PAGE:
With the ‘time to Eurovision’ clock now reset, the new season has begun and our eyes will soon turn towards Rotterdam 2021. Before that journey starts, let’s take a moment to think about the last year and how it will impact the future of the Song Contest.

Eurovision Insight Podcast: Some Thoughts As The Season Ends

As the Eurovision Song Contest season comes to close, Ewan Spence and the ESC Insight take a moment to look back and reflect on Rotterdam 2020.

Stay in touch with the Eurovision Song Contest over the summer months by listening to the ESC Insight podcast. You’ll find the show in iTunes, Google Podcasts, and Spotify. A direct RSS feed is  available. We also have our email newsletter which you can sign up to here.

Categories: ESC Insight

17
May
2020

Eurovision 2020 entries: Estonia – we are discussing What Love Is by Uku Suviste

Eurovision 2020 entries: Estonia – we are discussing What Love Is by Uku Suviste

Uku Suviste

Two semi finals of Eesti Laul were held on 13 and 15 February 2020. On February 29, Uku Suviste won the final, and was supposed to represent Estonia at this years Eurovision Song Contest.

Alas it was not to be as this years contest was cancelled. However it won’t stop us from taking a look at the Estonian entry and giving you our opinions.

The Eesti Laul 2020 was not Uku’s first attempt to represent Estonia. In 2019 he participated in the competition with the song Pretty Little Liar, and ended up placing second, behind the eventual winner, Victor Crone and Storm.

This year he was one of twelve acts who took part in the Estonian Final. After all twelve acts had performed, a jury and televote chose the three songs that would head to a super final. At this point, Uku was in second place, behind Jaagup Tuisk and the song Beautiful Lie. The jury preferred the third super finalist, Anett X Fredi and the song, Write About Me.

The public then got to vote for one of the three finalists. In the end Uku placed first with the song What Love Is, receiving 33582 votes, an astonishing lead over second placer Jaagup, who scored 7944 votes. Some fans complained about the results, prompting ETV to investigate the numbers, but they confirmed that the votes were correct.

Estonian Television plan to hold Eesti Laul 2021 next year, and have offered Uku, a place in one of the semi finals, an offer that he has accepted.

See alsoEurovision 2020 entries: Sweden – we are discussing Move by The Mamas

Here is what our writers think of Estonia’s What Love Is by Uku Suviste

Giannis I had the pleasure to listen to the song last summer and i know the story of it and how it ended in Estonia. Im a ballad boy so it was obvious for me to like What love is. I think that Uku is a very good artist. The only thing that bothered me was his stage presentation in Eesti Laul final. Im not sure if it could qualify though im sure Fokas Evangelinos would create something strong. I hope for a good song for Uku also in 2021, he deserves to perform on Eurovision stage.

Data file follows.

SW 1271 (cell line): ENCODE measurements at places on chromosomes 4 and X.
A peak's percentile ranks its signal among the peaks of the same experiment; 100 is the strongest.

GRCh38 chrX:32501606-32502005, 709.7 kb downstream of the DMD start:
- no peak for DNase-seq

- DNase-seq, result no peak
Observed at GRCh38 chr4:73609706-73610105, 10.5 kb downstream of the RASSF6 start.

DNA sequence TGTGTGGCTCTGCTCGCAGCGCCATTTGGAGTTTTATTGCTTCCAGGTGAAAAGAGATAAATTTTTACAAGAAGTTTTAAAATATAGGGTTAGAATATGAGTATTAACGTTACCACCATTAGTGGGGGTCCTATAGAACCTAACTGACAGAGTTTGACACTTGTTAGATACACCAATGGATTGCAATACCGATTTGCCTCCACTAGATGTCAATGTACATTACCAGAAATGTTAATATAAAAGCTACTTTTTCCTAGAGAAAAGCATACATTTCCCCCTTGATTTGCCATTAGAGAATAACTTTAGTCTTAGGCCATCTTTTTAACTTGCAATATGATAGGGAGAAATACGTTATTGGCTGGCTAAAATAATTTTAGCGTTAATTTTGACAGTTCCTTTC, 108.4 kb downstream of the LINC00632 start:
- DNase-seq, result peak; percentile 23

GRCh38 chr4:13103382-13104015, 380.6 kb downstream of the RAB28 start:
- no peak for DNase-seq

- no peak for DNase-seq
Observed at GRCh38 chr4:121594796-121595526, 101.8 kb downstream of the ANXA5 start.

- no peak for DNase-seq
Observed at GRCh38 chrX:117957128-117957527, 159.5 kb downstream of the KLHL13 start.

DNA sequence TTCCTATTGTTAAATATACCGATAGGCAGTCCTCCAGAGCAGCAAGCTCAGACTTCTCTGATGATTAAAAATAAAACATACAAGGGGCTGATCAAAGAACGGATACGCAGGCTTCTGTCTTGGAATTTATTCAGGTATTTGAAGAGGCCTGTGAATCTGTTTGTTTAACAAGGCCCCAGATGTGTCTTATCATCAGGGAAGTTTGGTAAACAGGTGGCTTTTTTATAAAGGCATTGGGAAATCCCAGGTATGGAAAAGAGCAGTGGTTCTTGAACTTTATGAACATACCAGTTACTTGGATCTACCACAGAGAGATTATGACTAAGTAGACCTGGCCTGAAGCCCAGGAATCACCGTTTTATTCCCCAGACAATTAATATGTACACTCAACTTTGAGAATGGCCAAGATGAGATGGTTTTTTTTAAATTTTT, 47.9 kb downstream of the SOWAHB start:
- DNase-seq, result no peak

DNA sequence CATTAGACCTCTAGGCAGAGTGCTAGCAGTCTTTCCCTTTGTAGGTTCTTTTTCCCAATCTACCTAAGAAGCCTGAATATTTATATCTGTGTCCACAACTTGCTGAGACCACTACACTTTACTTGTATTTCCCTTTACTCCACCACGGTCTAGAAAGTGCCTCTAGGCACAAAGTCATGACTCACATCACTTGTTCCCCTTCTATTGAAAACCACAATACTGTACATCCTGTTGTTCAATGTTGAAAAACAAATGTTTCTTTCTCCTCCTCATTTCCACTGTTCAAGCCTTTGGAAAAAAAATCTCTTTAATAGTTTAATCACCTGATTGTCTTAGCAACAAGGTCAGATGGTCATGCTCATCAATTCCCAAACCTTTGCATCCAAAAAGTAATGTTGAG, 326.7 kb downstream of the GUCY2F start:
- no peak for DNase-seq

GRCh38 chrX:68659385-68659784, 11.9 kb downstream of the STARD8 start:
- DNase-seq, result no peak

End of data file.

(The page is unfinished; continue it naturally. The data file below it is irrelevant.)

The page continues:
Michael I don’t dislike this entry by any means, in fact the chorus is quite memorable, but I have to say I was quite shocked when Uku won the Eesti Laul this year. The song is pleasant while its playing, but to this day, while I can remember the chorus, I still couldn’t tell you how the verses go.

Gunec I was so sorry when Uku lost to Victor last year. That was because I loved the song “Pretty Little Liar” This year when I heard “What Love Is” I thought it was mediocre and I didn’t predict that it would win Eesti Laul 2020. But when it was announced that Uku won the Estonian final I was happy and the song grew on me in time. I’d love to see Uku on ESC stage one day.

Josef   Uku Suviste is one of my favourite Estonian artists for some years already. He had  abetter song last year, but What Love Is is ok. A good power ballad. Unfortunately this year it was not as good as Jaagup Tuisk. But Uku would probably be a hot favourite for the hottest guy of Eurovision 2020. After all, Estonia would probably qualify, but is not one of the best.

Elvir Estonian entry is one of those songs you need to listen multiple times in order to appreciate it. The verses in What Love Is are pretty anonymous. On the other hand, the chorus is very powerful and that is what lifts this song supplied with Uku Suviste’s vocal performance which is full of passionate intensity.

Theo Like France, Estonia 2020’s main asset was the fact the country chose a charismatic performer. I would personally like to see Uku Suviste coming back in 2021. Again, like France, I am more ambivalent about the song. Though I quite like the chorus and bridge of What Love Is, I would have liked the song to sound more contemporary. When it comes to the verses, the main thing that comes to my mind is that they do not seem to suit Uku’s lower vocal register

This reflection article is based on the author's ownpersonal experience. Views expressed belongs to him or her, and are to be seen as unrelated to EuroVisionary.com.

Eurovision news worth supporting?
Support EuroVisionary on Patreon.com

Categories: Eurovisionary